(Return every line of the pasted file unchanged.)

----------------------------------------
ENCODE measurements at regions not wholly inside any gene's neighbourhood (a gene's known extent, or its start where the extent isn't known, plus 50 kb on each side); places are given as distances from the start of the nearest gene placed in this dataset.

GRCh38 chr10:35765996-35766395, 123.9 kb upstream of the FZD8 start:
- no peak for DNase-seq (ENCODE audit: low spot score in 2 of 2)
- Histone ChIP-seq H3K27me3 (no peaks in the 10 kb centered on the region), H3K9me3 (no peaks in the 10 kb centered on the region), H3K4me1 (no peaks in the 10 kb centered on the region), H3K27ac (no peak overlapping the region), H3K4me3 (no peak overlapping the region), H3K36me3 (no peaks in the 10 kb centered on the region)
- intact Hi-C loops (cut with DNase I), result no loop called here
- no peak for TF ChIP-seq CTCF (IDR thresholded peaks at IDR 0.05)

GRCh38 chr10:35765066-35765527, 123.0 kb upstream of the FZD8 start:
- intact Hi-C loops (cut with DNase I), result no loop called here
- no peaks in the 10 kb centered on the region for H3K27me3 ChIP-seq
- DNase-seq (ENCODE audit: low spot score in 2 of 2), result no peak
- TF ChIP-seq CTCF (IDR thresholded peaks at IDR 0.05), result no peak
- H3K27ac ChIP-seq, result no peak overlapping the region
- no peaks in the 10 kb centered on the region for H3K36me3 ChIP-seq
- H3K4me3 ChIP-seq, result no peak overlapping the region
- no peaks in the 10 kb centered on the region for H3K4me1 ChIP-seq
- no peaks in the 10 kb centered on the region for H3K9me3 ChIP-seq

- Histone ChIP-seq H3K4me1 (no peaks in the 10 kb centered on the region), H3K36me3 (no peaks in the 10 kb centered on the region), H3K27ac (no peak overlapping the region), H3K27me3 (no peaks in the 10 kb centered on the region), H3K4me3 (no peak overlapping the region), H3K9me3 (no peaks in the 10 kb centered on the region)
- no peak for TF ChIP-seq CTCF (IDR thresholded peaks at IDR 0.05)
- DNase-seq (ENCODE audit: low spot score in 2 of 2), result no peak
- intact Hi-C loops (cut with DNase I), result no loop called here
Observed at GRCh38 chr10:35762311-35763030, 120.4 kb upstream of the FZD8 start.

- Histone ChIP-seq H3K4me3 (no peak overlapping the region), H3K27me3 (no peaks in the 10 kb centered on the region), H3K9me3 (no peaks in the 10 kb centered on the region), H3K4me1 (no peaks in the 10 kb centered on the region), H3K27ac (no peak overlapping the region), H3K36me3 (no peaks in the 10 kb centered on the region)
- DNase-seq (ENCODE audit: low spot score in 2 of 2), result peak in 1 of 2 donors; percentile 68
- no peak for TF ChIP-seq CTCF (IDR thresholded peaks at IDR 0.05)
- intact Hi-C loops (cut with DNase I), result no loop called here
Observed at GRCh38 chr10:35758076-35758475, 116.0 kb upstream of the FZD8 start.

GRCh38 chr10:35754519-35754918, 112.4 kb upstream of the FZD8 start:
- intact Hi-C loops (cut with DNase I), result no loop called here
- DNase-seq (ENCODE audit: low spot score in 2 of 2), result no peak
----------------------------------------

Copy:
ENCODE measurements at regions not wholly inside any gene's neighbourhood (a gene's known extent, or its start where the extent isn't known, plus 50 kb on each side); places are given as distances from the start of the nearest gene placed in this dataset.

GRCh38 chr10:35765996-35766395, 123.9 kb upstream of the FZD8 start:
- no peak for DNase-seq (ENCODE audit: low spot score in 2 of 2)
- Histone ChIP-seq H3K27me3 (no peaks in the 10 kb centered on the region), H3K9me3 (no peaks in the 10 kb centered on the region), H3K4me1 (no peaks in the 10 kb centered on the region), H3K27ac (no peak overlapping the region), H3K4me3 (no peak overlapping the region), H3K36me3 (no peaks in the 10 kb centered on the region)
- intact Hi-C loops (cut with DNase I), result no loop called here
- no peak for TF ChIP-seq CTCF (IDR thresholded peaks at IDR 0.05)

GRCh38 chr10:35765066-35765527, 123.0 kb upstream of the FZD8 start:
- intact Hi-C loops (cut with DNase I), result no loop called here
- no peaks in the 10 kb centered on the region for H3K27me3 ChIP-seq
- DNase-seq (ENCODE audit: low spot score in 2 of 2), result no peak
- TF ChIP-seq CTCF (IDR thresholded peaks at IDR 0.05), result no peak
- H3K27ac ChIP-seq, result no peak overlapping the region
- no peaks in the 10 kb centered on the region for H3K36me3 ChIP-seq
- H3K4me3 ChIP-seq, result no peak overlapping the region
- no peaks in the 10 kb centered on the region for H3K4me1 ChIP-seq
- no peaks in the 10 kb centered on the region for H3K9me3 ChIP-seq

- Histone ChIP-seq H3K4me1 (no peaks in the 10 kb centered on the region), H3K36me3 (no peaks in the 10 kb centered on the region), H3K27ac (no peak overlapping the region), H3K27me3 (no peaks in the 10 kb centered on the region), H3K4me3 (no peak overlapping the region), H3K9me3 (no peaks in the 10 kb centered on the region)
- no peak for TF ChIP-seq CTCF (IDR thresholded peaks at IDR 0.05)
- DNase-seq (ENCODE audit: low spot score in 2 of 2), result no peak
- intact Hi-C loops (cut with DNase I), result no loop called here
Observed at GRCh38 chr10:35762311-35763030, 120.4 kb upstream of the FZD8 start.

- Histone ChIP-seq H3K4me3 (no peak overlapping the region), H3K27me3 (no peaks in the 10 kb centered on the region), H3K9me3 (no peaks in the 10 kb centered on the region), H3K4me1 (no peaks in the 10 kb centered on the region), H3K27ac (no peak overlapping the region), H3K36me3 (no peaks in the 10 kb centered on the region)
- DNase-seq (ENCODE audit: low spot score in 2 of 2), result peak in 1 of 2 donors; percentile 68
- no peak for TF ChIP-seq CTCF (IDR thresholded peaks at IDR 0.05)
- intact Hi-C loops (cut with DNase I), result no loop called here
Observed at GRCh38 chr10:35758076-35758475, 116.0 kb upstream of the FZD8 start.

GRCh38 chr10:35754519-35754918, 112.4 kb upstream of the FZD8 start:
- intact Hi-C loops (cut with DNase I), result no loop called here
- DNase-seq (ENCODE audit: low spot score in 2 of 2), result no peak